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Ashland, VA (near) Bus And Auto Collision, July 1959

BUS - CAR CRASH ON ROUTE ONE TAKES 3 LIVES.

20 PASSENGERS HURT IN HEAD-ON COLLISION NORTH OF RICHMOND.

Richmond (AP) -- A southbound Greyhound bus, careening out of control after a sideswipe collision with a truck, met a northbound auto head-on today on U.S. 1, 25 miles north of Richmond.
Three persons in the car died. Twenty bus passengers were injured, none seriously. A dozen of the injured were transported to Richmond hospitals by rescue squads. The rest were treated in Ashland, 12 miles north of Richmond.
The dead, three white men, were identified tentatively as Marines stationed at Cherry Point, N.C. An officer at Camp A. P. Hill, Bowling Green, Va., said the men were RAYMOND LEO LAZERE, 26; CHARLES BARTLETT JUDSON, JR., 22; and STANLEY SZYMCZYK.
The car in which they were riding bore Florida plates. Police said the plates had been issed to C. B. JUDSON, JR., of (3131 Southwest 19th Terrace), Miami.
At that address, C. B. JUDSON, SR., said his son, a Cherry Point Marine, was travelilng with some Marine buddies in this area.
The entire front half of the car was mashed beneath the front of the double-decked bus, bound from Detroit to Norfolk with a full load of 48 passengers. The bus was driven by ROBERT W. WARTHAM, 54, of suburban Henrico County.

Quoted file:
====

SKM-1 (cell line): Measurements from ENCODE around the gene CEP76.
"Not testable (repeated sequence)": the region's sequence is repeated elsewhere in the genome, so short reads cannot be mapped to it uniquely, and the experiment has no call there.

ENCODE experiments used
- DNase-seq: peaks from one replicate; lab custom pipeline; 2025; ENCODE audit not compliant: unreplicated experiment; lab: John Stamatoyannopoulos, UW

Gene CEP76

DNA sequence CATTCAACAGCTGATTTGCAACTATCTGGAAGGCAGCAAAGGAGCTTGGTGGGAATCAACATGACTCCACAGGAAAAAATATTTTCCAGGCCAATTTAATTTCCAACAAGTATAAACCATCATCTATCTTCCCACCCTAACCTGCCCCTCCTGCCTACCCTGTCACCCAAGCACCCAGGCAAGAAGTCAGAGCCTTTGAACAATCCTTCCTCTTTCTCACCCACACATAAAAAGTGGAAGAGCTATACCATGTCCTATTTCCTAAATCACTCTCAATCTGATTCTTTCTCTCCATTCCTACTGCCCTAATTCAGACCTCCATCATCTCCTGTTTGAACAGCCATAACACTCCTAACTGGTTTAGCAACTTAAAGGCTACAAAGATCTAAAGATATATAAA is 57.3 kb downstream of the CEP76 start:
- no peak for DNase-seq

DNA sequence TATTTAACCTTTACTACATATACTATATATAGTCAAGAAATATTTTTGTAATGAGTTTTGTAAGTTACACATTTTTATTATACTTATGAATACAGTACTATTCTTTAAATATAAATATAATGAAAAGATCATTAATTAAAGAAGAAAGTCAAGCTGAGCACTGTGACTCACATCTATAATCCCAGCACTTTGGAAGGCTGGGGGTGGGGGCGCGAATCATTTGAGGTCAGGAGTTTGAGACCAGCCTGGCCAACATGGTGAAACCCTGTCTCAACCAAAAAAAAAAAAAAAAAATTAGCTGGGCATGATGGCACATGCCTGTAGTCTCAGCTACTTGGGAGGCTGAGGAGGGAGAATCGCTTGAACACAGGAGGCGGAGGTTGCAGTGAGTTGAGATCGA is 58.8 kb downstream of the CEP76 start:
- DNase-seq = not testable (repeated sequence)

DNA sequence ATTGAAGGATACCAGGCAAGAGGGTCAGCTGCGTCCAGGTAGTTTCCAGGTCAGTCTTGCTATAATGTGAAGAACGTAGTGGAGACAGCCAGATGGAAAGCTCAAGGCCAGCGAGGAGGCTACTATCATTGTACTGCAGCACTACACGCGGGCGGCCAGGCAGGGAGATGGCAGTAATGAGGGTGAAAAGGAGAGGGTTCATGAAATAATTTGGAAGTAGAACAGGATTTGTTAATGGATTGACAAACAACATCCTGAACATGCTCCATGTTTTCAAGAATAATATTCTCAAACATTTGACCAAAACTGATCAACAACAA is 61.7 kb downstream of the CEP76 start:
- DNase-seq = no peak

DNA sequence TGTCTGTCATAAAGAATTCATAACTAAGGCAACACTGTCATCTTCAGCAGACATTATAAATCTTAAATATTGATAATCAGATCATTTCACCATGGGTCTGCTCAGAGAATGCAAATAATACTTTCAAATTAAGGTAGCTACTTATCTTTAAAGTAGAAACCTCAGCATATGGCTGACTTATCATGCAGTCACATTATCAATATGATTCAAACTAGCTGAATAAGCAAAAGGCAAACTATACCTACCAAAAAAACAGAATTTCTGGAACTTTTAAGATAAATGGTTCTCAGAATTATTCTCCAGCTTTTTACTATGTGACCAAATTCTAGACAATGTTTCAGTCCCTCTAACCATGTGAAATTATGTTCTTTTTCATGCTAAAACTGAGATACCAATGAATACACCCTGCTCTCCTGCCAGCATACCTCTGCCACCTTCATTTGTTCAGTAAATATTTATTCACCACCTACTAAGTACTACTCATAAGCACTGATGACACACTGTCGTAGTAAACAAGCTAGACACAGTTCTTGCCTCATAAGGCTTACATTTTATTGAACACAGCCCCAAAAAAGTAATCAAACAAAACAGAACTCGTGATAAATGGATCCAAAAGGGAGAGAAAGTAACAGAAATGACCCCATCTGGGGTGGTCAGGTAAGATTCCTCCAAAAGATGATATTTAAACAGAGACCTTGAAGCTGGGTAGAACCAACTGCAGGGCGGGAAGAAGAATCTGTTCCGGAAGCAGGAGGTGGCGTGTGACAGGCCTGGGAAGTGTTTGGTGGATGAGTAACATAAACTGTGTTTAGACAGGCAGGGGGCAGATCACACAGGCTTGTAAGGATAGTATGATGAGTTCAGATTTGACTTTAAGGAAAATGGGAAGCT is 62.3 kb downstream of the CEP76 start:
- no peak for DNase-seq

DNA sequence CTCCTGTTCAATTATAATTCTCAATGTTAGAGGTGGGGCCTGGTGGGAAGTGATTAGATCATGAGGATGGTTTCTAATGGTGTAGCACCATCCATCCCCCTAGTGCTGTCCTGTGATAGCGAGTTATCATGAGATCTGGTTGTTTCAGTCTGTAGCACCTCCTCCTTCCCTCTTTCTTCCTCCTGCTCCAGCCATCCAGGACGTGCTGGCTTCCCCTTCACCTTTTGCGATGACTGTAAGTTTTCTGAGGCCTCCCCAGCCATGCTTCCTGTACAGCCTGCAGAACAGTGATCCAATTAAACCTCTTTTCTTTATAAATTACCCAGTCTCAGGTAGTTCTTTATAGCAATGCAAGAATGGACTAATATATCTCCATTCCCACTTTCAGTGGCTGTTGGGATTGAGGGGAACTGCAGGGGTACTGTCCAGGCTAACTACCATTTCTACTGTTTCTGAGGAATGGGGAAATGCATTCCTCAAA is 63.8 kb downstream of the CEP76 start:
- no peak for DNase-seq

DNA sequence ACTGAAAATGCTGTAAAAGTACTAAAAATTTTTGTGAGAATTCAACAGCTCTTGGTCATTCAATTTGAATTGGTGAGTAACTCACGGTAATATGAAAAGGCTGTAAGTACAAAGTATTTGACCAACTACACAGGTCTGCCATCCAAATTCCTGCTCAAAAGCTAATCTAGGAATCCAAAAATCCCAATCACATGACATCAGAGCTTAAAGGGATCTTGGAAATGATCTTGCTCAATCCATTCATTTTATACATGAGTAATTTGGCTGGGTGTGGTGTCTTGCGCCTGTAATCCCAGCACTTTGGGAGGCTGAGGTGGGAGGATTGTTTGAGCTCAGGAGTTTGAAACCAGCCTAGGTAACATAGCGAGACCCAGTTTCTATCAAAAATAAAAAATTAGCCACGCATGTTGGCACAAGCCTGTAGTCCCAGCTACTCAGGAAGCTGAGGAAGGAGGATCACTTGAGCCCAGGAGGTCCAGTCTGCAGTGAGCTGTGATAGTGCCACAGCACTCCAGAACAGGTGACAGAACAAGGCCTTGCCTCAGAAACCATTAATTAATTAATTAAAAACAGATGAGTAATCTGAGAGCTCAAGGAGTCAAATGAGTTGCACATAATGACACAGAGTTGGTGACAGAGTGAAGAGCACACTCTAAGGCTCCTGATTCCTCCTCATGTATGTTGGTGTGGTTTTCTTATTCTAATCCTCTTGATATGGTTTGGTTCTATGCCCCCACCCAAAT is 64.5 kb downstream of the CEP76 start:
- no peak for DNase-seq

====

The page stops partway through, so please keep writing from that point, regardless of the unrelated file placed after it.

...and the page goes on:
Police and rescue squad workers labored for half an hour in removing the bodies from the car's front seat.
State Police searched for the red tractor-trailer involved in the sideswipe.
Troopers said the bus was trying to pass the truck, also southbound, when the truck suddenly swerved into the side of the bus. The bus, out of control, crossed into an oncoming lane and collided with the auto.
The bus continued on along the shoulder on the northbound side of the highway, dragging the car in front of it for several hundred feet before finally coming to a stop. Fenders, doors and other parts of the car were strewn for a hundred feet along the edge of the road.
The collision jammed the front door of the bus. Two unidentified sailors aboard the huge carrier broke windows and helped life women and children to the ground.
WARREN H. MORTON, 48, of Detroit, who suffered nose injuried in the smashup, said the bus had just gotten into a patch of light rain.
"Those two sailors (not identified) should get a medal," he said. "No one could get out and everybody was excited. I don't know if there was an emergency door or not. The sailors broke out windows and helped the women and children out first. It was several feet to the ground."
A heavy rain began to fall after the bus was emptied.

The Progress - Index Petersburg Virginia 1959-07-26



article | by Dr. Radut